DISQUIET is excited to present Disquieting Dialogues, an ongoing series of dynamic online craft talks and close readings. All events in the series will include a Q&A period and incorporate writing prompts and/or exercises.
Online events will take place on Zoom unless otherwise specified. If you have any questions, please contact firstname.lastname@example.org.
Saturday, April 17 4-5:30 PM EDT
New York Times Bestselling author George Saunders’ new book, A Swim in the Pond in the Rain, takes readers on a sweeping craft journey through seven classic Russian short stories. In this talk Saunders, in conversation with Jeff Parker, walks participants through another iconic Russian short story, “My First Goose” by Isaac Babel. Participants will have the opportunity for Q&A after the talk, and the session will include writing prompts and/or exercises to propel participants’ work forward and immediately apply what’s been learned.
Why Not Just Cream and Sugar? The Power of Detail with Chang-rae Lee
Saturday, May 1 – 4-5:30 EDT
How is a character who drinks a cup of chamomile tea different from a character who drinks a mimosa from one who sips coffee with pet milk? Starting with Stuart Dybek’s classic short story “Pet Milk,” Chang-rae Lee will walk us through the power of the right detail and engage with some of those questions that haunt us all. How many details does a reader need? How do I know when I’ve provided too many? And when do I know when I’ve struck upon the right one? Chang-rae will also discuss his short piece “My Father’s Face,” published in The New Yorker in 2018, to explore further the relationship between detail and character. In the end, we’ll come to a greater understanding of how to make choices and, even better, what to add or leave in the editing process. This will be an interactive, conversational session, so please come with your questions and writing materials ready!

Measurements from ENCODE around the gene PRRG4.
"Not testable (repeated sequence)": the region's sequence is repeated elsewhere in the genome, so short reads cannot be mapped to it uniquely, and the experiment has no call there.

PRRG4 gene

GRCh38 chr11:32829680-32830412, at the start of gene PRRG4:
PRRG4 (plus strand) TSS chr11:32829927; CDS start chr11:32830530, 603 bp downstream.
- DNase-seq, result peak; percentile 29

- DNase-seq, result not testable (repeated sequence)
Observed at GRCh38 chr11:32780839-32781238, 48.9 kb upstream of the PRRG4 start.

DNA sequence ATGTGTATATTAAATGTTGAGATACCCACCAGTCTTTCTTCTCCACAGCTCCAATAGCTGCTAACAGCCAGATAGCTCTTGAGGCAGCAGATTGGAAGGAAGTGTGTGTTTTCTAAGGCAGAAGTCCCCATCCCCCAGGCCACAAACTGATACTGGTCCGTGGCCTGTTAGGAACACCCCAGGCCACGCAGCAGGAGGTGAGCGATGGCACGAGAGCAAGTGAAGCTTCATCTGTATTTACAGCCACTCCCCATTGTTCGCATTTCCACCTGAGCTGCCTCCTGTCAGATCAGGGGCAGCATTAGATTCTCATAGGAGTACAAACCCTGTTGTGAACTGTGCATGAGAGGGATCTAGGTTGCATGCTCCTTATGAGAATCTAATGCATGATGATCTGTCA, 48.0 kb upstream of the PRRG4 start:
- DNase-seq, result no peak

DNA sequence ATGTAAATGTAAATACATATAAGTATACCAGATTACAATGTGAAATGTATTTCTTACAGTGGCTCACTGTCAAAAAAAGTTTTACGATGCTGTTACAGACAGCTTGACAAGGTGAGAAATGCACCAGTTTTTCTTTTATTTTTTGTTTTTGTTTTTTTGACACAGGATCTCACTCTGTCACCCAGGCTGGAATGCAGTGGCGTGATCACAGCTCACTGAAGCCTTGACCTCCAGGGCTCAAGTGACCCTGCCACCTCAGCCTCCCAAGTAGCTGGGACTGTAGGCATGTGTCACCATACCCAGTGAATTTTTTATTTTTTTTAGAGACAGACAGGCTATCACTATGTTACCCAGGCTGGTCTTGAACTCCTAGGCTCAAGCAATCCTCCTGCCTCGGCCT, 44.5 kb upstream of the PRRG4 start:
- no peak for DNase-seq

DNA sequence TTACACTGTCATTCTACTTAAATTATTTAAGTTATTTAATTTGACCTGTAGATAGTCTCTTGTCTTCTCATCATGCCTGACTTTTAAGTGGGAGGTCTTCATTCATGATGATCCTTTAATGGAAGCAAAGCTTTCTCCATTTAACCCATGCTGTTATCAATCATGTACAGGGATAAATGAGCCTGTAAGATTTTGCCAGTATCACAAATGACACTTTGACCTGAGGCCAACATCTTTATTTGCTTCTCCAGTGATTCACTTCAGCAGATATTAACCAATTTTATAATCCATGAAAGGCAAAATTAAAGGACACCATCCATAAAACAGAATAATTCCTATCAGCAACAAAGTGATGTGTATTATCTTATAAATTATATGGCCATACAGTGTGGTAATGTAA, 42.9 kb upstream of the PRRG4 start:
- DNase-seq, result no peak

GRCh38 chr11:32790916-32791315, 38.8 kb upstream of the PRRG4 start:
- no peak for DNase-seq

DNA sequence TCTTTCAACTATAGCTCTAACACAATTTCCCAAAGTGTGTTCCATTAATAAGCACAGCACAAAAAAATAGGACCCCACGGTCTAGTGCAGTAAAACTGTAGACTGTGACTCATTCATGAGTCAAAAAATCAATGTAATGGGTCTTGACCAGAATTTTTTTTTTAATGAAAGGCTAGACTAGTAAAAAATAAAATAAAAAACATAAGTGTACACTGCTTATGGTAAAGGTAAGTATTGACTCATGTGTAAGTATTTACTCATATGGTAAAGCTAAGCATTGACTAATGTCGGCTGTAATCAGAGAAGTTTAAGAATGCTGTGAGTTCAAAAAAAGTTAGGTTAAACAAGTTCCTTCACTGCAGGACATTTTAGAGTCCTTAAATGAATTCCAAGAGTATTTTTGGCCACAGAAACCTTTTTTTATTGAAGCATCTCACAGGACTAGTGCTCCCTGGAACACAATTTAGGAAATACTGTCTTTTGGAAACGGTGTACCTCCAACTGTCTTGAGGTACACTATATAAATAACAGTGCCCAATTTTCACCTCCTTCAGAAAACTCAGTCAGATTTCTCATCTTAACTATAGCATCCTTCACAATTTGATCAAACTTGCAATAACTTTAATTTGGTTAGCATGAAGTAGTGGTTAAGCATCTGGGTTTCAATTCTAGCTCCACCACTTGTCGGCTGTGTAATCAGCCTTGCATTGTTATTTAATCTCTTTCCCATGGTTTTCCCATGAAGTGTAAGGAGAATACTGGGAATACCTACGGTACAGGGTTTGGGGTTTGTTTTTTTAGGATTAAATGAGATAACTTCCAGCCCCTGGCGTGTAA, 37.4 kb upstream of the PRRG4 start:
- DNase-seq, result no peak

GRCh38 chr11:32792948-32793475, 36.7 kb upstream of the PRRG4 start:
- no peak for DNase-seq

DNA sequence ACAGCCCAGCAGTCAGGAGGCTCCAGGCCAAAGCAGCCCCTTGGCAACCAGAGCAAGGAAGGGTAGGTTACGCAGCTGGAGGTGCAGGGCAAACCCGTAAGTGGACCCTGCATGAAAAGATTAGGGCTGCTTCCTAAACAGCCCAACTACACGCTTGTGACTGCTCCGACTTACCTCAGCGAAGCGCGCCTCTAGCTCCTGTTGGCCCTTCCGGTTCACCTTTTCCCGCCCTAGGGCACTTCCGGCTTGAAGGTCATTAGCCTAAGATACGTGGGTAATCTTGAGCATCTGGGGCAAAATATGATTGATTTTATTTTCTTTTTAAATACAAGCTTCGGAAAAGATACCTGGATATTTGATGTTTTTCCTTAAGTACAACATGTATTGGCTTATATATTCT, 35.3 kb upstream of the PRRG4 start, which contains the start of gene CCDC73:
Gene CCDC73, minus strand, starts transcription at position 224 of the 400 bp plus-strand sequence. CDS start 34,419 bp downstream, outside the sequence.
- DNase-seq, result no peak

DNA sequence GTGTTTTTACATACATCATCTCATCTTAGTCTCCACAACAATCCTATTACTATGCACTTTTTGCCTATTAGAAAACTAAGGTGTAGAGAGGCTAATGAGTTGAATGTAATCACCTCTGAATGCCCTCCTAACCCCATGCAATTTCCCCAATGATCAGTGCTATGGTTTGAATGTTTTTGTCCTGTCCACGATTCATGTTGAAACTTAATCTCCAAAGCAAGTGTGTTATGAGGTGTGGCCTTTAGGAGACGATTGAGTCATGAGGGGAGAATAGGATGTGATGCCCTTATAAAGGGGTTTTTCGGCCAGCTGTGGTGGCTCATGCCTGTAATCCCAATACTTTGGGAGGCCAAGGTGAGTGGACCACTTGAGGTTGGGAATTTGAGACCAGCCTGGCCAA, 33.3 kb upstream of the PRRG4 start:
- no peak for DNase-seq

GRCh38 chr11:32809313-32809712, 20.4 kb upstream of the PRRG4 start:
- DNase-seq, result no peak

The Craft of Revision with Maaza Mengiste
Saturday, Feb 20 4-6PM EST
Goodbye story, hello revision
$150 | Closed
Saturday, March 20 4-6 PM EST
Terms like surrealism and magical realism are most often used to describe works of fiction, but what about the inherent magic and time travel of our true, lived experiences? In this generative session, we will discuss alternate realities, hypothetical what if’s and ways of perhapsing into the surreality of our everyday lives. We will focus on isolation and compression, and on finding the narrative heat and emotional potency in our memories, our selves, and all the selves we’ve been. We’ll talk magical objects, the electricity of sensory experiences, and forge new pathways and connections between seemingly disparate thoughts. The scaffolding behind short published work (sent in advance) will serve as blueprints for our discussion and in class writing exercises.